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Body found on mountain



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Rescuers believe a body found on Mount Adams Sunday was that of Robert Burroughs of Hood River.

Rescuers believe a body found on Mount Adams Sunday was that of a missing hiker who worked at Sushi Okalani in Hood River.

Robert Burroughs, 60, of Stevenson, was hiking alone in mid-July when he fell from a high slope and suffered serious injuries.

Hikers found a body on the mountain Sunday evening that they identified as Burroughs, the Yakima Herald reported.

Sgt. Randy Briscoe, Yakima County Sheriff’s Office search and rescue coordinator, told the newspaper the person’s identity hasn’t been confirmed as of Monday, but rescuers believe it was Burroughs.

An “active recovery” effort of the body was launched early Tuesday morning and the remains were brought off the mountain later that day.

Burroughs camped out on the mountain on July 16, according to a donation webpage set up in his honor.

The man had a mission to scale 12,280-foot Mount Adams. He and Okalani’s chef, Kyle Dawson, hiked the mountain last summer but didn’t reach the summit, according to Justin Williams, owner of Sushi Okalani.

But this year, Burroughs set out alone and summited the mountain.

On July 17, law enforcement officials

received a cell phone call from Burroughs, who told them he was disoriented and had been injured after falling down a 1,000-foot slope. Searchers said Burroughs reported a head injury and wasn’t able to tell them where he was.

A search and rescue effort for Burroughs lasted four days before it was called off, due in part to harsh weather — visibility was low, awash with dumped snow, sleet and rain on the mountain. About 65 search-and-rescue volunteers and several helicopters had scoured the area. Hikers found a body on the mountain at about 7 p.m. on July 31, the Yakima Herald reported.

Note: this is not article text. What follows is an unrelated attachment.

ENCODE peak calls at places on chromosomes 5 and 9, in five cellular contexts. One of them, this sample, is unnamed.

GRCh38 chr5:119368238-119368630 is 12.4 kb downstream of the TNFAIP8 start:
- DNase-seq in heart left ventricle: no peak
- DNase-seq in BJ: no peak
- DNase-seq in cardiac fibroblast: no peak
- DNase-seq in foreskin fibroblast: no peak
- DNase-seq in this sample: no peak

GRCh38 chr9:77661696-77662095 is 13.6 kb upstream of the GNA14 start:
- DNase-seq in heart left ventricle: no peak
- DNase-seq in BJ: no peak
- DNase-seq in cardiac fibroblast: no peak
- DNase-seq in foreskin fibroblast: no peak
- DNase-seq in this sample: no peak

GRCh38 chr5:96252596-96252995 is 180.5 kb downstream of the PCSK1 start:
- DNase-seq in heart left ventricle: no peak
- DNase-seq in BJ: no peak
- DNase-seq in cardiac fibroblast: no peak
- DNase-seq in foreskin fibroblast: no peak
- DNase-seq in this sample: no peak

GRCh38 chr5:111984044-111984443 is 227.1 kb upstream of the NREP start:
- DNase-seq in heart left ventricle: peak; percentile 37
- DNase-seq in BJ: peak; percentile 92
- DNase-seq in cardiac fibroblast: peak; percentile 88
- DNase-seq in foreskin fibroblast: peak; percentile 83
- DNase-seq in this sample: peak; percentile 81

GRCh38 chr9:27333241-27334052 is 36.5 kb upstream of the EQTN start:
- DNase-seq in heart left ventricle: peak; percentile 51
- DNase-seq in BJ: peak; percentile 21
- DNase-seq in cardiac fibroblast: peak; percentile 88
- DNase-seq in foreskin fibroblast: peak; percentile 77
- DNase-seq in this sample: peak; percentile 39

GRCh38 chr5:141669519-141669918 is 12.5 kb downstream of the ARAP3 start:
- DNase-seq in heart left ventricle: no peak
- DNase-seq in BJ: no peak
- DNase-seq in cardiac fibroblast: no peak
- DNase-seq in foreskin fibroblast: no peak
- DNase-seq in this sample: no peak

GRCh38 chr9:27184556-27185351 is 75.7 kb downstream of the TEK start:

A support fund has been set up for Burroughs’ family at www.gofundme.com /2fy4d7ns.

“(Robert) left behind his wife Lauren, and his children Chelsea, Allie, Peter, and Duncan. Any help is appreciated,” the page says.

Friends remember Burroughs as a dedicated worker and family man.

He had worked at Sushi Okalani for about two years. He was a part-time employee at the restaurant, and also owned his own trucking logistics company.

“He was a server extraordinaire,” Williams said.

Williams described Burroughs as dependable, not only as a punctual employee, but one whose smile and warm demeanor made people around him comfortable.

Though his day job was in logistics, Burroughs took on the restaurant role so he could flex his social side, Williams explained.

Sushi Okalani will be active in raising funds for Burroughs’ family.

The restaurant, located at 109 First St. in Hood River, will donate one dollar for every pint of Sapporo sold in August.

Williams said the restaurant is also working on a “Robert’s roll” to add to the menu in Burroughs’ honor.



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